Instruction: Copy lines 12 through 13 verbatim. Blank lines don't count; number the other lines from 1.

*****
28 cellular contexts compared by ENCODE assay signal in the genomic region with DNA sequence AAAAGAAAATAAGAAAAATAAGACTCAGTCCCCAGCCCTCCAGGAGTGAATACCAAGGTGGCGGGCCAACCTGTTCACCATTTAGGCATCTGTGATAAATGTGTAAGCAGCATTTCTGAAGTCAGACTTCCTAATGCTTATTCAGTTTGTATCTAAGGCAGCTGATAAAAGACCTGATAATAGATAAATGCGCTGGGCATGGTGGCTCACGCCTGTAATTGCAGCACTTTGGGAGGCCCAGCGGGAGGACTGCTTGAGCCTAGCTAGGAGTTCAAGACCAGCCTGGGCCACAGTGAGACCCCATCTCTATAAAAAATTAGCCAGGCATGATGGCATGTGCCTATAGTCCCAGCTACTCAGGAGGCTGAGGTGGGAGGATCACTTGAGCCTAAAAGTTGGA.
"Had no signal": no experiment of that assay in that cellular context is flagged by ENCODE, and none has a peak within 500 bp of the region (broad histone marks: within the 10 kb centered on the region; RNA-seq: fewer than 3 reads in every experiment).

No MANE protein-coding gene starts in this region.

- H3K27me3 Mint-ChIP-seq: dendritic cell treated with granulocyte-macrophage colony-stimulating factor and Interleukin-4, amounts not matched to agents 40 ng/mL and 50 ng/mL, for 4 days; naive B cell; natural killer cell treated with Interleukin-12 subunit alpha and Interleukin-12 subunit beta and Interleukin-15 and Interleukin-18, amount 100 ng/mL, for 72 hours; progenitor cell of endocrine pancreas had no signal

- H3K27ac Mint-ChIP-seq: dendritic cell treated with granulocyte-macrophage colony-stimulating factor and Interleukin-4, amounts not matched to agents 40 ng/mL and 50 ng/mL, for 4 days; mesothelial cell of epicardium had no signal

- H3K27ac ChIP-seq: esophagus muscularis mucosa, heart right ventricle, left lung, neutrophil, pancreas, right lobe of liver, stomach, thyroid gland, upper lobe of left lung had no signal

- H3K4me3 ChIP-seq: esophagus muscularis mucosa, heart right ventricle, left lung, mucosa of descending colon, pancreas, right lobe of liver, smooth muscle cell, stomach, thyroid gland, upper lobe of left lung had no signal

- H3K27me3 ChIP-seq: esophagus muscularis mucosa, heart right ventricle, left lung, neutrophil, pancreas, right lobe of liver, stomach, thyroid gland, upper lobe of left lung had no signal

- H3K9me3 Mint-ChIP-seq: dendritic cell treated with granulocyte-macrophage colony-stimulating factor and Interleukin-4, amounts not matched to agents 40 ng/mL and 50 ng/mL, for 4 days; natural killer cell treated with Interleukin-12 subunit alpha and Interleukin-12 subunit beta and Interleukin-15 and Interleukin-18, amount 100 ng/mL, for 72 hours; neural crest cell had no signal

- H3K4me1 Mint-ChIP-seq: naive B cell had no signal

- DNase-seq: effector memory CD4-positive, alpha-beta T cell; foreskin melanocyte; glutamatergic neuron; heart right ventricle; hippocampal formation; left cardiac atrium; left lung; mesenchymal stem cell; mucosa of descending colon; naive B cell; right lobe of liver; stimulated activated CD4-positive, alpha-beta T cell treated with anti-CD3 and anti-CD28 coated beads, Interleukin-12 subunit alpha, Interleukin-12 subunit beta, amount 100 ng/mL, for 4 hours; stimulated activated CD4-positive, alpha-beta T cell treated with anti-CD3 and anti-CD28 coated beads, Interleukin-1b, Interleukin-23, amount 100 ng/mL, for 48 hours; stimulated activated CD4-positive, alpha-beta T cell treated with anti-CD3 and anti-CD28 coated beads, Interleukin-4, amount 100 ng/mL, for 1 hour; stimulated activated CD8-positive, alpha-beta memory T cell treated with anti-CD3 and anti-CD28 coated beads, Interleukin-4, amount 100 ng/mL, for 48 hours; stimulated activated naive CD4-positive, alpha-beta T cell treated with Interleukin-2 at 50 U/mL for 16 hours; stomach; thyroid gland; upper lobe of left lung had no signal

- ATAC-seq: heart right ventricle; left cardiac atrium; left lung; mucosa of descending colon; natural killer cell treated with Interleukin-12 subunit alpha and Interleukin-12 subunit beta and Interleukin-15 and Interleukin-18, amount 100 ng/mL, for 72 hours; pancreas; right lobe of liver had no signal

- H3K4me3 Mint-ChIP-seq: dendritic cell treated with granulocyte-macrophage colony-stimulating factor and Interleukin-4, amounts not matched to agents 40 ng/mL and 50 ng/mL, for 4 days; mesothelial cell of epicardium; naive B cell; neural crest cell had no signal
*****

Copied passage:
- ATAC-seq: heart right ventricle; left cardiac atrium; left lung; mucosa of descending colon; natural killer cell treated with Interleukin-12 subunit alpha and Interleukin-12 subunit beta and Interleukin-15 and Interleukin-18, amount 100 ng/mL, for 72 hours; pancreas; right lobe of liver had no signal

- H3K4me3 Mint-ChIP-seq: dendritic cell treated with granulocyte-macrophage colony-stimulating factor and Interleukin-4, amounts not matched to agents 40 ng/mL and 50 ng/mL, for 4 days; mesothelial cell of epicardium; naive B cell; neural crest cell had no signal